A federal judge has issued three key rulings over a four-year period that favored companies in which he owned stock, a California Watch analysis has found.
Measures are in place to prevent judges from violating federal conflict-of-interest laws. But Judge Manuel Real, a 46-year veteran of the bench appointed by President Lyndon Johnson, appears to have skirted those safeguards, records and interviews show.
Judges are supposed to disclose everything from their investments to their attendance at expenses-paid seminars. When a financial conflict arises, no matter how small, they are required to step aside, by federal law and the Code of Conduct for United States Judges.
"This is what we call a 'bright line' rule, meaning that it gives clear and unambiguous guidance to judges and the public," said Steven Lubet, a Northwestern University law professor who specializes in judicial ethics.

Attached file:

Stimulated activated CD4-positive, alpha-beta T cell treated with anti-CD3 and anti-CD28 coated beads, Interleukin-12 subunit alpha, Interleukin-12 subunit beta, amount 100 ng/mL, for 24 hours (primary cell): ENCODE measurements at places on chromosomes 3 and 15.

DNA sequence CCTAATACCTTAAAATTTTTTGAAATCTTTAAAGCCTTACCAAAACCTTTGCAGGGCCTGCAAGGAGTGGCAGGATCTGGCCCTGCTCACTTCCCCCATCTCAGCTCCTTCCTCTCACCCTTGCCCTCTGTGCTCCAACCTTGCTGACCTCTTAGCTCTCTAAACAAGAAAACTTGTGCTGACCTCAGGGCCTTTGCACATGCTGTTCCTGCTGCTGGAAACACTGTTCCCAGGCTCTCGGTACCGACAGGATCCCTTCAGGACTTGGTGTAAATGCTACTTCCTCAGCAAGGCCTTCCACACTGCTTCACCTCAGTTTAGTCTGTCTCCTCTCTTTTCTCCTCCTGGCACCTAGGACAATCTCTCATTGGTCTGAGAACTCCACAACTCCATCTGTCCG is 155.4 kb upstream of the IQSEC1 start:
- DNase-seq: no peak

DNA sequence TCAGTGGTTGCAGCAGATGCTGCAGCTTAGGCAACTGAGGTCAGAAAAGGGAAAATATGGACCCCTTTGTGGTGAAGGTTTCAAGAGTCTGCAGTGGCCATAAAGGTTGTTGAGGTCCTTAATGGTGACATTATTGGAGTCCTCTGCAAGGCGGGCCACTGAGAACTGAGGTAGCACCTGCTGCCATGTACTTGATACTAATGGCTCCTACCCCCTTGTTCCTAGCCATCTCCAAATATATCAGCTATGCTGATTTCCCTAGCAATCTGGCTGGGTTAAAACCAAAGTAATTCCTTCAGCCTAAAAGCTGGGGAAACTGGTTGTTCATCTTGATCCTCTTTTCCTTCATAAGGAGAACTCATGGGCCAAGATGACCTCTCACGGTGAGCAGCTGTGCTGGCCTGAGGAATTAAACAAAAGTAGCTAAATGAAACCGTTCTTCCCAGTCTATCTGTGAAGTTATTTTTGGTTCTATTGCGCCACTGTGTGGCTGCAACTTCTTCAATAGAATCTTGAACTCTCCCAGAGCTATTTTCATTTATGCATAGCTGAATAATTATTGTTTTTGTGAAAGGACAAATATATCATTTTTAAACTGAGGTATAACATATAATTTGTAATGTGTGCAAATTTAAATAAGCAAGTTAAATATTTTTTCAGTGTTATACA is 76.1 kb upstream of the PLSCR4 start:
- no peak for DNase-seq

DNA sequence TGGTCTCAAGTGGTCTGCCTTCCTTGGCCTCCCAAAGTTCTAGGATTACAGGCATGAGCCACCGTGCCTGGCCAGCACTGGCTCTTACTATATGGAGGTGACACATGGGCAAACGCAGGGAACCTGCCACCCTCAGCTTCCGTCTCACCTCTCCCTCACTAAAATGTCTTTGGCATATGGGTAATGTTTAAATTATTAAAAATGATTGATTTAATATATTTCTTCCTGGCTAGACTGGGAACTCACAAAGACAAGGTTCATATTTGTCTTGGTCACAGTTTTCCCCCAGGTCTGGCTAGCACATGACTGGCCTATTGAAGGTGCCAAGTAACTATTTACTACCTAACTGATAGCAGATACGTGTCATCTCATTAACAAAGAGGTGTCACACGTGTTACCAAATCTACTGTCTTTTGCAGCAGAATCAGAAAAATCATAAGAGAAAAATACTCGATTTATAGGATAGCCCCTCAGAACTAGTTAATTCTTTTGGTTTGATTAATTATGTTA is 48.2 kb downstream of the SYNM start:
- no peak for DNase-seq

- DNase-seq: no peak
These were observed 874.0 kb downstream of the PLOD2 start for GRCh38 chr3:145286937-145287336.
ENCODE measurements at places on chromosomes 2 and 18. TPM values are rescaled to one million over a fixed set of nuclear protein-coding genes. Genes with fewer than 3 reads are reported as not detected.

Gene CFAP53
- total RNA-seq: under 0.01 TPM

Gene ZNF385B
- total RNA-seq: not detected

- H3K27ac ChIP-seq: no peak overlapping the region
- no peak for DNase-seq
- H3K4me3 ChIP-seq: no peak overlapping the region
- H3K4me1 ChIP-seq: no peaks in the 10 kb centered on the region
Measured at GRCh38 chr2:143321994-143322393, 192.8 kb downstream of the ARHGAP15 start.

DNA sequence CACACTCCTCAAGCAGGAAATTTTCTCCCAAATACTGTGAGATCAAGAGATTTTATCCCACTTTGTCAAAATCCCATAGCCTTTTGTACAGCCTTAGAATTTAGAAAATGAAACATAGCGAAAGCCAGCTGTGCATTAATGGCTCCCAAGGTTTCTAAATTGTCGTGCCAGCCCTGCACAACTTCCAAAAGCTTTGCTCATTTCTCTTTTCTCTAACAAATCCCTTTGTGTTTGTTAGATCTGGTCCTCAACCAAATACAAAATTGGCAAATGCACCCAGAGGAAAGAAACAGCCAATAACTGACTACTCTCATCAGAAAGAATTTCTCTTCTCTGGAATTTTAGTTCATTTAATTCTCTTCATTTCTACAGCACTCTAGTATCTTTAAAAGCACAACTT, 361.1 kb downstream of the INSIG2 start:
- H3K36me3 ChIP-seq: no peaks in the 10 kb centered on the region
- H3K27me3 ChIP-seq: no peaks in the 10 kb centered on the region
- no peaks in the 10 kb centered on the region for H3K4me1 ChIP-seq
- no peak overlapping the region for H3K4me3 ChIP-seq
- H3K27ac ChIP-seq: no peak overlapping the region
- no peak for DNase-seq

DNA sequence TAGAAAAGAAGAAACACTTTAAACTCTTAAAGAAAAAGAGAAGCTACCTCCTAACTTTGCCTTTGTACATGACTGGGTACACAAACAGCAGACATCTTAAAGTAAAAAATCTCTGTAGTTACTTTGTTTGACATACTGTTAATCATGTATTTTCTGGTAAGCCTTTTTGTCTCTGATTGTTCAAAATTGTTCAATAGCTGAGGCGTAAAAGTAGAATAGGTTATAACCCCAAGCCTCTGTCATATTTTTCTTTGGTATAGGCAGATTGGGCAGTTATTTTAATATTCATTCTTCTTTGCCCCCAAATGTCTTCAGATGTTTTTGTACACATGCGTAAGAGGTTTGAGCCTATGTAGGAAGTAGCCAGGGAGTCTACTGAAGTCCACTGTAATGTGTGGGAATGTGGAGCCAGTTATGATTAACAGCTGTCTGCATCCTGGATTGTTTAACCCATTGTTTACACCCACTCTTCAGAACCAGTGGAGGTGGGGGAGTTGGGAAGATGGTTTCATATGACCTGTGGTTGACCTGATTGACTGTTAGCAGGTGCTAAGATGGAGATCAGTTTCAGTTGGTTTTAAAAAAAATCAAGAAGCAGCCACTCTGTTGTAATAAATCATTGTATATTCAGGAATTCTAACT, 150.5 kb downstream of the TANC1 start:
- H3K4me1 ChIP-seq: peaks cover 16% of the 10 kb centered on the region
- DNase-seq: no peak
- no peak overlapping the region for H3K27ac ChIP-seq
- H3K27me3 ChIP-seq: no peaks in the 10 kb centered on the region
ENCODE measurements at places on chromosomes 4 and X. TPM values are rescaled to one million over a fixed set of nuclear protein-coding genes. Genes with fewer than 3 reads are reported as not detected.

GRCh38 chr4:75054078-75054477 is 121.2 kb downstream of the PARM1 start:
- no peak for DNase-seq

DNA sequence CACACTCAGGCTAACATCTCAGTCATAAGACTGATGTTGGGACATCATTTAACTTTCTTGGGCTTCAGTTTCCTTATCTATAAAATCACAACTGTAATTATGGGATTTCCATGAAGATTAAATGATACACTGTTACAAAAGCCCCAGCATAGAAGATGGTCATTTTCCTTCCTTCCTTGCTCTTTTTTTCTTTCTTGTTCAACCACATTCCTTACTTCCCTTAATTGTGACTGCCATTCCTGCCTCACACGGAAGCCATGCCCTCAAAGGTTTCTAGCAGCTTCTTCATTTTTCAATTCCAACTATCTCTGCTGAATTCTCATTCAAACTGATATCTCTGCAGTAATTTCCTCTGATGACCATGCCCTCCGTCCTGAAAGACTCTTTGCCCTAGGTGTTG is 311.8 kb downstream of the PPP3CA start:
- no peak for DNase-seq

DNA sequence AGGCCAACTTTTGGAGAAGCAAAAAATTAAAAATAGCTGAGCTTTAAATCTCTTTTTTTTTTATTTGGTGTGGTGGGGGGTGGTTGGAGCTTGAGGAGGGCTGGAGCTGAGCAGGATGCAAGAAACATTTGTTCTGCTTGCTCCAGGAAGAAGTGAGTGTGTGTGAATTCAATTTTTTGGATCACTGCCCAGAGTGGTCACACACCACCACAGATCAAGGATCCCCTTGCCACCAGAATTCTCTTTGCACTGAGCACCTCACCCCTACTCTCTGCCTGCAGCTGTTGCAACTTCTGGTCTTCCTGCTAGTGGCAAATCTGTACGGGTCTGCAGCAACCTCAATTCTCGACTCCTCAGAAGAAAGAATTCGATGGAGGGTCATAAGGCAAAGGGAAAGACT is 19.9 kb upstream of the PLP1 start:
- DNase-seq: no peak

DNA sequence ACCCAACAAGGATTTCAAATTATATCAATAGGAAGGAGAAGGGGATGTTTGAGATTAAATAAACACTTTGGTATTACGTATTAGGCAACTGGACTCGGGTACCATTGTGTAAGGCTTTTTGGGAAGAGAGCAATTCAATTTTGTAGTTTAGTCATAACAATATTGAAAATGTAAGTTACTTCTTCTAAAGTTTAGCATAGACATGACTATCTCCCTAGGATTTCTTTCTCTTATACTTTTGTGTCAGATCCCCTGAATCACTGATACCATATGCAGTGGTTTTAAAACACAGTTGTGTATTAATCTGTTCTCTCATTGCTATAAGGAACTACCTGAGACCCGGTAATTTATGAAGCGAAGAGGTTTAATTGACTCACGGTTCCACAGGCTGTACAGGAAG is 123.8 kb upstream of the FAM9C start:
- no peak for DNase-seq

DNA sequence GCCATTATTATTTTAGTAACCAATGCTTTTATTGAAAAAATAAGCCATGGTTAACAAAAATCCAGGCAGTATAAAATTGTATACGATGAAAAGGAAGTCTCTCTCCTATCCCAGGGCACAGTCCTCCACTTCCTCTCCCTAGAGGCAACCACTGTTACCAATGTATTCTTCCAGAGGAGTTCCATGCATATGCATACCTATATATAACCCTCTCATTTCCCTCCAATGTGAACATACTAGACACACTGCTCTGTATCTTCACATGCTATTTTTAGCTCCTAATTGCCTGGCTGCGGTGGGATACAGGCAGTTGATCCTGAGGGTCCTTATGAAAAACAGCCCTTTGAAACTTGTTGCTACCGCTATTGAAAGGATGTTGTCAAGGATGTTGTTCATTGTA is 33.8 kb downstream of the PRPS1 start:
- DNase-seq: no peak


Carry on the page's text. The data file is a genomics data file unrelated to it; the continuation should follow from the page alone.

But in at least three cases before the federal District Court for the Central District of California in Los Angeles, Real did not recuse himself:
-- In 2008, he awarded $746,027 in damages and fees to Microsoft Corp. in a copyright infringement case against a computer sales and repair company. At the time, Real held Microsoft stock worth between $15,001 and $50,000, according to his financial disclosures.
Real faced a potential impeachment inquiry by Congress in 2006 over misconduct allegations, congressional documents show. He was accused of showing favoritism in a bankruptcy case toward a woman whose probation he supervised. In the end, Congress did not pursue the impeachment.